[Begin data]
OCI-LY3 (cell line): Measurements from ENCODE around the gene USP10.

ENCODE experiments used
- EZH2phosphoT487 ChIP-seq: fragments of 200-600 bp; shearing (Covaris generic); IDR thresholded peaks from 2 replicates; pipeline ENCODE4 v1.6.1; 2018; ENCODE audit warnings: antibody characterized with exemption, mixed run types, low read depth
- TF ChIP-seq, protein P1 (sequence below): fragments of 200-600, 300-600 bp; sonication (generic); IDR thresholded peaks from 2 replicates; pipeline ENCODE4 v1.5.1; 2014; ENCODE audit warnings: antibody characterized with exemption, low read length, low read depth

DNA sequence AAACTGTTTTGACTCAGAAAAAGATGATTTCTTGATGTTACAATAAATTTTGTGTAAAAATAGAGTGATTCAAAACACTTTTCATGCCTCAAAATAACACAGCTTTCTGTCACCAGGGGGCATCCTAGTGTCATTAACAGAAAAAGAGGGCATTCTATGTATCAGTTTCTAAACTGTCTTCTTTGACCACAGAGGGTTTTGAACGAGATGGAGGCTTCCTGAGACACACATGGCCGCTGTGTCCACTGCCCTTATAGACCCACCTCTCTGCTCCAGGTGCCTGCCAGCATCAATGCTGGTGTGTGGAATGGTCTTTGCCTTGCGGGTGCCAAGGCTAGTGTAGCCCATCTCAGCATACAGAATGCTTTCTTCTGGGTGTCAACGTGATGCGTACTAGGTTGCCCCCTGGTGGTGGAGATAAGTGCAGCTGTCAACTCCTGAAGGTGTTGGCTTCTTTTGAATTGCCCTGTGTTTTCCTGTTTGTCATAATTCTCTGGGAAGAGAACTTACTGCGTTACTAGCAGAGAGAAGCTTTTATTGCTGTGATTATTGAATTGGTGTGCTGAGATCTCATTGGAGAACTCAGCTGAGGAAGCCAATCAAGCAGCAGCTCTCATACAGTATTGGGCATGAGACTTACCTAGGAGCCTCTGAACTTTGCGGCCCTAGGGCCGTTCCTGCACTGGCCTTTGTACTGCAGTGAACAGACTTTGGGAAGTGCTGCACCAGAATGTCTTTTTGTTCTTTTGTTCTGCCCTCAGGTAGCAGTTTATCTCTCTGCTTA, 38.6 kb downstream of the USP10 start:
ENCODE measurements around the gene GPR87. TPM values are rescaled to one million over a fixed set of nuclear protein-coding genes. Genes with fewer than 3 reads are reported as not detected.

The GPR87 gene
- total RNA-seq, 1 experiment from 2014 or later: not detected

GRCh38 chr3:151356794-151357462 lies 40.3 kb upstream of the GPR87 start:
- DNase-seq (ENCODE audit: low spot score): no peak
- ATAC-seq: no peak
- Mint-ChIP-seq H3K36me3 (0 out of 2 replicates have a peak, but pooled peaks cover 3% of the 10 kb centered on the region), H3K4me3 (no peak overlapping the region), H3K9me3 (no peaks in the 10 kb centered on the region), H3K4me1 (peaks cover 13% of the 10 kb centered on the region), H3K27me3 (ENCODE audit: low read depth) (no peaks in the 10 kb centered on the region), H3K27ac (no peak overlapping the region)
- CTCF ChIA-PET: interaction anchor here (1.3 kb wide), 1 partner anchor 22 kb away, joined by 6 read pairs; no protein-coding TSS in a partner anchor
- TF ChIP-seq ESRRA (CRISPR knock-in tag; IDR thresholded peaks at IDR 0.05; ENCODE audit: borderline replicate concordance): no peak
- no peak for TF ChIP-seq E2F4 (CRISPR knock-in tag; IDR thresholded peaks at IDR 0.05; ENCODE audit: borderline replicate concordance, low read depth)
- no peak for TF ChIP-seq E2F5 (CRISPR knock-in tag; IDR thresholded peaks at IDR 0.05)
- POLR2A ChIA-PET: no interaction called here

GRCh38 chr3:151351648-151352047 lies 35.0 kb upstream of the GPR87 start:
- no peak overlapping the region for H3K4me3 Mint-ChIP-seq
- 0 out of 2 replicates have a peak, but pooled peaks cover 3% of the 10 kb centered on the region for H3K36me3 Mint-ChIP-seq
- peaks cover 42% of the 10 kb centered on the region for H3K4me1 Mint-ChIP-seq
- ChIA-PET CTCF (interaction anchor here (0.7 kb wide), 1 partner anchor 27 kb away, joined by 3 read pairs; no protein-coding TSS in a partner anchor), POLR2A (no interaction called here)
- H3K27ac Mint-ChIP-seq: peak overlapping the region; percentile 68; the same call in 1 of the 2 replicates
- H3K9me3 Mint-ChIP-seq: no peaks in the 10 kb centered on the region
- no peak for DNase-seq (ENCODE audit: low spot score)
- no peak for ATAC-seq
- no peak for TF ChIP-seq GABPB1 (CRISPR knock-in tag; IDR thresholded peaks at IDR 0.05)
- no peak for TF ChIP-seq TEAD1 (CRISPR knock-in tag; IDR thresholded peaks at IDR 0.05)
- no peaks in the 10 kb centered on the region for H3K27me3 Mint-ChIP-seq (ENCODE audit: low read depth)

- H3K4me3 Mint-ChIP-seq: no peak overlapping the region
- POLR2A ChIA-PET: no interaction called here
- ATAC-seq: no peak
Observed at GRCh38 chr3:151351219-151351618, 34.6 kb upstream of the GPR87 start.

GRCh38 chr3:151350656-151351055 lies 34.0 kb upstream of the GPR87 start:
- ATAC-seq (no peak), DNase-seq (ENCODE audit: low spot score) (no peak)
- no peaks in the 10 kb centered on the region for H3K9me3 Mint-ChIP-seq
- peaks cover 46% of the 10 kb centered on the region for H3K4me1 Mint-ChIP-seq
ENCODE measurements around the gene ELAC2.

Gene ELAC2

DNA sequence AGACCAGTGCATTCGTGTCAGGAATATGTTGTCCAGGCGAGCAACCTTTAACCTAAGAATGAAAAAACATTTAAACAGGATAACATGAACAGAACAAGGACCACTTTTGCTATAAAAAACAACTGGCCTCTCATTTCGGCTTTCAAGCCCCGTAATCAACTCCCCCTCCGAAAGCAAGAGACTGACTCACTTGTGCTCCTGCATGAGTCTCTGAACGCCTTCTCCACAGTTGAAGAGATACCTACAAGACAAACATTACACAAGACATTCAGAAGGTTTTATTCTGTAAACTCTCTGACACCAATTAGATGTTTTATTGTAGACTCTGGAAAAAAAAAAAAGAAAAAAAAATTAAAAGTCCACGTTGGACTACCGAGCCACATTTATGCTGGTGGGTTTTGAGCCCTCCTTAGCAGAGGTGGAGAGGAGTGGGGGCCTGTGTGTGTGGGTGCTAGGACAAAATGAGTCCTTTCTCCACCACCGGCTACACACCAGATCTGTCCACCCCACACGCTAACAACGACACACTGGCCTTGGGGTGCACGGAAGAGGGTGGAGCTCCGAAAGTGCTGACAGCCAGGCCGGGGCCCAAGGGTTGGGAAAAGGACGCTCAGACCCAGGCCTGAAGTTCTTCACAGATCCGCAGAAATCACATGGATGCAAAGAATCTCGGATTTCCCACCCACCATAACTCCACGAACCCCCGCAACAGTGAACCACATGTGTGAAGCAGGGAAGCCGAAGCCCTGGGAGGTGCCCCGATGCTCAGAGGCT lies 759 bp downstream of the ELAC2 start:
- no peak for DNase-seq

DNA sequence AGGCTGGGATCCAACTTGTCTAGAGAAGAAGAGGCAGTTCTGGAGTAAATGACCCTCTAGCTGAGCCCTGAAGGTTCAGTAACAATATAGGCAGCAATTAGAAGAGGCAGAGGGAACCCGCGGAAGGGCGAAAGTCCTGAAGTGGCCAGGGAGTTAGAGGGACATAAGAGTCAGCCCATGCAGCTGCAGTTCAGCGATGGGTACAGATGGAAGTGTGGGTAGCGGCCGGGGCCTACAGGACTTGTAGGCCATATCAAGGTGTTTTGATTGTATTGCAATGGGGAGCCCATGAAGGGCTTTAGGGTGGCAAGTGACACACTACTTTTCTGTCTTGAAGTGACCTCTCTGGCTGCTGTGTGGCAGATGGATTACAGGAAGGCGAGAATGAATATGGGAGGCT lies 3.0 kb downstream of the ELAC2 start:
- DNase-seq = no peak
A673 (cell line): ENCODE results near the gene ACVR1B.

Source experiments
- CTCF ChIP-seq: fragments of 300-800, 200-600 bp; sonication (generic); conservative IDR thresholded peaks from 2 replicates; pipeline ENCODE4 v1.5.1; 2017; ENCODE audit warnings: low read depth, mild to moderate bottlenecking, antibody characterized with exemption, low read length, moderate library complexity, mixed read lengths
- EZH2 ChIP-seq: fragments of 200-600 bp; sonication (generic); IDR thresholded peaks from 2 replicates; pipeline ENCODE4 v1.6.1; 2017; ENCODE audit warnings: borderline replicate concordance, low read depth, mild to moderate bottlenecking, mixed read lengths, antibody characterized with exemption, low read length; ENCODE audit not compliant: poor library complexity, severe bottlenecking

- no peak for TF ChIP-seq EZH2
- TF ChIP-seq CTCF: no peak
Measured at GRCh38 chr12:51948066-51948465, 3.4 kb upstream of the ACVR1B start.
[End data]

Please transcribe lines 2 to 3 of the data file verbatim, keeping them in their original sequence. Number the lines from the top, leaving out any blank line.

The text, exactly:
ENCODE experiments used
- EZH2phosphoT487 ChIP-seq: fragments of 200-600 bp; shearing (Covaris generic); IDR thresholded peaks from 2 replicates; pipeline ENCODE4 v1.6.1; 2018; ENCODE audit warnings: antibody characterized with exemption, mixed run types, low read depth